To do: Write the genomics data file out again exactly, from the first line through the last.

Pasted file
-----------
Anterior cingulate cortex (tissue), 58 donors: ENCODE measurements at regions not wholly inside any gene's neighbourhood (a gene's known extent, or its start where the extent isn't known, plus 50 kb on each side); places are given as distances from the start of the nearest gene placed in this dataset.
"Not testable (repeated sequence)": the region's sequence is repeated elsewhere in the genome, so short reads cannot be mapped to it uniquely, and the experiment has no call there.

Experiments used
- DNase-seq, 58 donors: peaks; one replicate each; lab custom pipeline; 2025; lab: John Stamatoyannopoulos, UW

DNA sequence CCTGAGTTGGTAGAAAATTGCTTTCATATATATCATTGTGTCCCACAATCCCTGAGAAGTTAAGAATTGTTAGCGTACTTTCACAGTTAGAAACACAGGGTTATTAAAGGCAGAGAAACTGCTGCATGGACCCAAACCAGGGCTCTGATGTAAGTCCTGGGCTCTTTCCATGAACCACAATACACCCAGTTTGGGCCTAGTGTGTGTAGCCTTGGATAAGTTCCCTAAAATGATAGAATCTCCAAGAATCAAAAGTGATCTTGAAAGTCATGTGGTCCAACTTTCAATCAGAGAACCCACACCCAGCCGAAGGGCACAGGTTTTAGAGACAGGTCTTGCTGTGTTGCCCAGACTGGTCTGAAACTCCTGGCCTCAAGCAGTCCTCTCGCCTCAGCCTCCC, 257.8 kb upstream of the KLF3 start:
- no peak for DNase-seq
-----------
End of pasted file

Anterior cingulate cortex (tissue), 58 donors: ENCODE measurements at regions not wholly inside any gene's neighbourhood (a gene's known extent, or its start where the extent isn't known, plus 50 kb on each side); places are given as distances from the start of the nearest gene placed in this dataset.
"Not testable (repeated sequence)": the region's sequence is repeated elsewhere in the genome, so short reads cannot be mapped to it uniquely, and the experiment has no call there.

Experiments used
- DNase-seq, 58 donors: peaks; one replicate each; lab custom pipeline; 2025; lab: John Stamatoyannopoulos, UW

DNA sequence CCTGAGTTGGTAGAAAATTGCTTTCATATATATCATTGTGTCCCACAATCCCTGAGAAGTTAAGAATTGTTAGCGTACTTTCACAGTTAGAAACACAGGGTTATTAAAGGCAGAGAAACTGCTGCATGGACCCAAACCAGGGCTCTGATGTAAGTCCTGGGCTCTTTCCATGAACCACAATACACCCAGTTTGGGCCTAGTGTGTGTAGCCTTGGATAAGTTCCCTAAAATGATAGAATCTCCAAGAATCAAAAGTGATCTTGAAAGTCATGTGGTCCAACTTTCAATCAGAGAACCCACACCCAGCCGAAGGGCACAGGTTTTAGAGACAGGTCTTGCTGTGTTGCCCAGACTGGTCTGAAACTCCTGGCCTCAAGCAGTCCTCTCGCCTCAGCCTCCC, 257.8 kb upstream of the KLF3 start:
- no peak for DNase-seq